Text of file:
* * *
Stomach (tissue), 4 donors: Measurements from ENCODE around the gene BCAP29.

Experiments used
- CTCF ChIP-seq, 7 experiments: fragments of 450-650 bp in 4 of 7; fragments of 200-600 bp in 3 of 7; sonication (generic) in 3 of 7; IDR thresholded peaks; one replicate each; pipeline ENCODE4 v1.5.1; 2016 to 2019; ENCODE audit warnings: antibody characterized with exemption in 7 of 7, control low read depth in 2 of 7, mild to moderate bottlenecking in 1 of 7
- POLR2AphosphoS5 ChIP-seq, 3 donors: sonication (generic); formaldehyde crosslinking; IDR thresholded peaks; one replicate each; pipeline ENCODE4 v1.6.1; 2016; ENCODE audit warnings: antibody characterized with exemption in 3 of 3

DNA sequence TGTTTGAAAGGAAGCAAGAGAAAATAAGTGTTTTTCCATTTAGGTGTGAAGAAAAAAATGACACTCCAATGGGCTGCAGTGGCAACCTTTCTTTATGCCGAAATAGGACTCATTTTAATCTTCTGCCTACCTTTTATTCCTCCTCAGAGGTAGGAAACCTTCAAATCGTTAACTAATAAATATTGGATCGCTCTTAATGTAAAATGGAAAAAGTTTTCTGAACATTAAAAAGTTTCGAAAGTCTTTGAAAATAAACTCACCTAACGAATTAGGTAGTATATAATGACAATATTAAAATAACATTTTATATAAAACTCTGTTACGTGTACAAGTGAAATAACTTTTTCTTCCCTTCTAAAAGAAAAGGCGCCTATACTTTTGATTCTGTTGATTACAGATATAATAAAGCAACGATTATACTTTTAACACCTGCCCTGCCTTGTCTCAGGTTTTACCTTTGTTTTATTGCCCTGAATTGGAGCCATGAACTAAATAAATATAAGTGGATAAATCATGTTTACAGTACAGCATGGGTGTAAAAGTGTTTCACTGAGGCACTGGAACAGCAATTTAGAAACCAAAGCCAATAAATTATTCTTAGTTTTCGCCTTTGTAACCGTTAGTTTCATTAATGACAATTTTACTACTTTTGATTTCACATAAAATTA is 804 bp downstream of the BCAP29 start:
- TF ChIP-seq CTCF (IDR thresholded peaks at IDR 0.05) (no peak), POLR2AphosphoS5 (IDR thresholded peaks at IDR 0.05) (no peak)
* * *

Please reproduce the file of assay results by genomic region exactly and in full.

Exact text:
Stomach (tissue), 4 donors: Measurements from ENCODE around the gene BCAP29.

Experiments used
- CTCF ChIP-seq, 7 experiments: fragments of 450-650 bp in 4 of 7; fragments of 200-600 bp in 3 of 7; sonication (generic) in 3 of 7; IDR thresholded peaks; one replicate each; pipeline ENCODE4 v1.5.1; 2016 to 2019; ENCODE audit warnings: antibody characterized with exemption in 7 of 7, control low read depth in 2 of 7, mild to moderate bottlenecking in 1 of 7
- POLR2AphosphoS5 ChIP-seq, 3 donors: sonication (generic); formaldehyde crosslinking; IDR thresholded peaks; one replicate each; pipeline ENCODE4 v1.6.1; 2016; ENCODE audit warnings: antibody characterized with exemption in 3 of 3

DNA sequence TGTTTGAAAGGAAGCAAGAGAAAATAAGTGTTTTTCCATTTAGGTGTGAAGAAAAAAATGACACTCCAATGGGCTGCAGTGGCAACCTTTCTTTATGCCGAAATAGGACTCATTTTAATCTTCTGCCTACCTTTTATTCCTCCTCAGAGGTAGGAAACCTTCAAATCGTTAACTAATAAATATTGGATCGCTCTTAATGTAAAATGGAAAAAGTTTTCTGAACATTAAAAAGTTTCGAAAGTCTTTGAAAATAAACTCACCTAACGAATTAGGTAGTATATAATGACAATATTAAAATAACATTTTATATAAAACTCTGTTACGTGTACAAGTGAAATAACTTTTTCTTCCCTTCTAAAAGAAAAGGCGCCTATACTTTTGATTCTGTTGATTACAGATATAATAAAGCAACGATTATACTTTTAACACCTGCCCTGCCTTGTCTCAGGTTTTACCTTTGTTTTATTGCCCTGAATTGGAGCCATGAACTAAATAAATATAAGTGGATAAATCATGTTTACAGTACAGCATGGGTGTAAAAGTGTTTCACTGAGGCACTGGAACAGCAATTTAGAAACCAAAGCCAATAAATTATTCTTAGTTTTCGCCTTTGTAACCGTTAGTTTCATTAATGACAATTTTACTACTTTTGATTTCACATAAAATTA is 804 bp downstream of the BCAP29 start:
- TF ChIP-seq CTCF (IDR thresholded peaks at IDR 0.05) (no peak), POLR2AphosphoS5 (IDR thresholded peaks at IDR 0.05) (no peak)